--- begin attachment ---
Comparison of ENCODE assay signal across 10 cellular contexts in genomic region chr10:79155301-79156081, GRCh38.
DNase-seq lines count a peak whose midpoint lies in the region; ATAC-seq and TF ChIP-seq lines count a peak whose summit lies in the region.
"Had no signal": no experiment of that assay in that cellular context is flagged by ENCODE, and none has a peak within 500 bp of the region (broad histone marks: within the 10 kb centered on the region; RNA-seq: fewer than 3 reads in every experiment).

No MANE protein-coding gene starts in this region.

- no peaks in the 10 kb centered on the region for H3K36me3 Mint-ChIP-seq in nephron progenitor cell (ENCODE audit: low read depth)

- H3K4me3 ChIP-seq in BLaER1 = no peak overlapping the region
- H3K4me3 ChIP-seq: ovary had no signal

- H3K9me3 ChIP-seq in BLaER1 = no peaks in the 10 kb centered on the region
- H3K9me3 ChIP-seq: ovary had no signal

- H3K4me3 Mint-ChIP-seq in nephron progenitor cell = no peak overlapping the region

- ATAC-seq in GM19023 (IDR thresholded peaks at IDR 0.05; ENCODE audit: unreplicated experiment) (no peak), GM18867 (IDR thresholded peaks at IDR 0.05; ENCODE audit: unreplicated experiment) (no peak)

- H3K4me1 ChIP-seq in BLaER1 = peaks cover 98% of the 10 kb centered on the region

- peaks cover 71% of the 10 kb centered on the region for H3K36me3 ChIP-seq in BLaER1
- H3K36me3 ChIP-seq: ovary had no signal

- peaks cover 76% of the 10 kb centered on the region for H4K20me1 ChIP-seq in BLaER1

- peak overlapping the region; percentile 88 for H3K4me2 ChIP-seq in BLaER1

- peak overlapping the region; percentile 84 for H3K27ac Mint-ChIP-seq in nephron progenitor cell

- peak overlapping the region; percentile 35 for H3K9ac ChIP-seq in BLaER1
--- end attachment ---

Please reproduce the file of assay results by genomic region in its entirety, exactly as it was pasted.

Comparison of ENCODE assay signal across 10 cellular contexts in genomic region chr10:79155301-79156081, GRCh38.
DNase-seq lines count a peak whose midpoint lies in the region; ATAC-seq and TF ChIP-seq lines count a peak whose summit lies in the region.
"Had no signal": no experiment of that assay in that cellular context is flagged by ENCODE, and none has a peak within 500 bp of the region (broad histone marks: within the 10 kb centered on the region; RNA-seq: fewer than 3 reads in every experiment).

No MANE protein-coding gene starts in this region.

- no peaks in the 10 kb centered on the region for H3K36me3 Mint-ChIP-seq in nephron progenitor cell (ENCODE audit: low read depth)

- H3K4me3 ChIP-seq in BLaER1 = no peak overlapping the region
- H3K4me3 ChIP-seq: ovary had no signal

- H3K9me3 ChIP-seq in BLaER1 = no peaks in the 10 kb centered on the region
- H3K9me3 ChIP-seq: ovary had no signal

- H3K4me3 Mint-ChIP-seq in nephron progenitor cell = no peak overlapping the region

- ATAC-seq in GM19023 (IDR thresholded peaks at IDR 0.05; ENCODE audit: unreplicated experiment) (no peak), GM18867 (IDR thresholded peaks at IDR 0.05; ENCODE audit: unreplicated experiment) (no peak)

- H3K4me1 ChIP-seq in BLaER1 = peaks cover 98% of the 10 kb centered on the region

- peaks cover 71% of the 10 kb centered on the region for H3K36me3 ChIP-seq in BLaER1
- H3K36me3 ChIP-seq: ovary had no signal

- peaks cover 76% of the 10 kb centered on the region for H4K20me1 ChIP-seq in BLaER1

- peak overlapping the region; percentile 88 for H3K4me2 ChIP-seq in BLaER1

- peak overlapping the region; percentile 84 for H3K27ac Mint-ChIP-seq in nephron progenitor cell

- peak overlapping the region; percentile 35 for H3K9ac ChIP-seq in BLaER1